Building on its initiative from last year to be more inclusive of the student diversity on campus, Stanford in Government (SIG) has formed a new diversity and outreach committee to streamline its partnerships with other student groups.
The committee formed as a result of a combination of factors, according to Tim Hegedus ‘17, director of diversity and outreach. Under Robert Chun ‘16, the chair for this academic year, SIG made a push to reexamine its mission statement and take into consideration the widespread discussions regarding issues such as Israel-Palestine and Black Lives Matter campaign.
“We acknowledge that last year there was a lot of action happening on campus and a lot of that was centered on policy,” Hegedus said. “And we’re of the belief that passion for a topic should be encouraged.”
The diversity and outreach committee is an extension of SIG’s efforts to reach more members of the community. Just last year, SIG formed a Public Policy Forum (PPF) to create a discussion space for students. Events such as the Oval Office talk in late October, during which members presented a series of updates on policy issues happening around the world, allow a multitude of issues to be discussed.
Diversity and outreach is also in the process of meeting with the leadership of 26 different student groups including all the Students of Color Coalition (SOCC) groups, First-Generation Low Income Partnership (FLIP) and Fossil Free Stanford, among others.
J Street U Stanford was one of the organizations reached out to by the committee. Together, the two groups want to encourage conversation and cultivate a culture of mutual respect.
“I want to see good effort from groups that are involved in facilitating political conversations to reach out to as many voices as possible,” said Julia Daniel ’17, J Street U Stanford co-president. “The specific conversations should not be turned into a political battlefield full of ad hominem attacks.”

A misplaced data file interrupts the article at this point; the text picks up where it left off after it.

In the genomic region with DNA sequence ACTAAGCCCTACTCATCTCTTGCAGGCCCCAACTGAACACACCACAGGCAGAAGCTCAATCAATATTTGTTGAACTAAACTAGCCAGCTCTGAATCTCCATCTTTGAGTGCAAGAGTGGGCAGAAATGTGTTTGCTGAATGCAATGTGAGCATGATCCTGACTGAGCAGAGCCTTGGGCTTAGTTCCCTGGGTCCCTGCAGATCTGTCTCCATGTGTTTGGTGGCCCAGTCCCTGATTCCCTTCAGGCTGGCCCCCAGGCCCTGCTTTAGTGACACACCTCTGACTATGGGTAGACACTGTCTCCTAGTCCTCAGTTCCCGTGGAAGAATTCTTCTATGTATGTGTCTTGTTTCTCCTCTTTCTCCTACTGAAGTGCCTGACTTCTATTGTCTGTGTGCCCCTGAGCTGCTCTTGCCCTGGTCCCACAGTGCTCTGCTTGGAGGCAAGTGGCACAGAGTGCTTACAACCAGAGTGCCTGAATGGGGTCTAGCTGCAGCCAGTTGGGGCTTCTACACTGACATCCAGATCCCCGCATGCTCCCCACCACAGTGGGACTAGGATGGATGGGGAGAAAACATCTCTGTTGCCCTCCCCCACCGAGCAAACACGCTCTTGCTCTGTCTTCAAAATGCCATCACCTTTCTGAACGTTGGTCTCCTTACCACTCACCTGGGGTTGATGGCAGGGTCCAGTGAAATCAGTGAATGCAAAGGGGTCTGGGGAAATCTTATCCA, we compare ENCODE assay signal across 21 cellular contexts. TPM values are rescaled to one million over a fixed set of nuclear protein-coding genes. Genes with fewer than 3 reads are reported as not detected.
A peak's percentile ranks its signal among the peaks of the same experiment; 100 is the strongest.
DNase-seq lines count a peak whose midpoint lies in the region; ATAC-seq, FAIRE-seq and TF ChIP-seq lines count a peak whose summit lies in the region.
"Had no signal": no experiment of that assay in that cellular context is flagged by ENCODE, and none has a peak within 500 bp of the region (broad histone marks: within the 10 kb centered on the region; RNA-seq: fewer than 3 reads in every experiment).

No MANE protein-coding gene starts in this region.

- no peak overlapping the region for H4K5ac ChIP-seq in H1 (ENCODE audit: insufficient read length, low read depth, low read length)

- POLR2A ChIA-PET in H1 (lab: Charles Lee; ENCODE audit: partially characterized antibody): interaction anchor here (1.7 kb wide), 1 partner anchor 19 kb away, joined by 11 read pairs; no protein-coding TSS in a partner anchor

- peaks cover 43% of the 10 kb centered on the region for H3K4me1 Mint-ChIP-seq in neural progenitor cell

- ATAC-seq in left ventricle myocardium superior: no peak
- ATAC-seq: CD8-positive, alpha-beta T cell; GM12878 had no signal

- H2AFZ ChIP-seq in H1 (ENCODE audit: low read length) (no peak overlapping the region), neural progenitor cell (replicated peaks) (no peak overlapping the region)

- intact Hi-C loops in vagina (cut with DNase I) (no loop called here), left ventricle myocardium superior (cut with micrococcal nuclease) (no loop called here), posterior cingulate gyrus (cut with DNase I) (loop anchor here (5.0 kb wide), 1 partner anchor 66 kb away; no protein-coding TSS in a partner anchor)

The diversity and outreach committee also met with Stanford National Association for the Advancement of Colored People (NAACP), even though the two groups did not have any previous history of working together, according to NAACP president Trevor Caldwell ‘17.
“I appreciate that they’re being proactive in reaching out to different groups,” Caldwell said. “It starts the year off on a good foot.”
Although supportive of this partnership, Caldwell mentioned that some events have to be vetted more carefully since they may not reflect NAACP constituents’ views or values.
“If it’s the same banter and mainstream criticism that members have heard in the past, then I don’t think our members should be required or encouraged to attend,” he said.
SIG members acknowledged areas for improvement as well. Anna Blue ‘16, vice-chair of programming, cited previous events with professors who presented “really strict and inflexible viewpoints” as something SIG sought to amend through PPF.
“[People wondered] about the in-between and the gray area, so PPF is to really address the gray area, to give people space to advocate,” Blue said.
While moving forward with these new programs, SIG continues to define and uphold its role as a nonpartisan group.
“A nonpartisan organization doesn’t mean that no partisan views should be expressed,” Hegedus said. “It means there should be a diversity of partisan views that should be expressed.”
Contact Ariel Liu at aliu15 ‘at’ stanford.edu.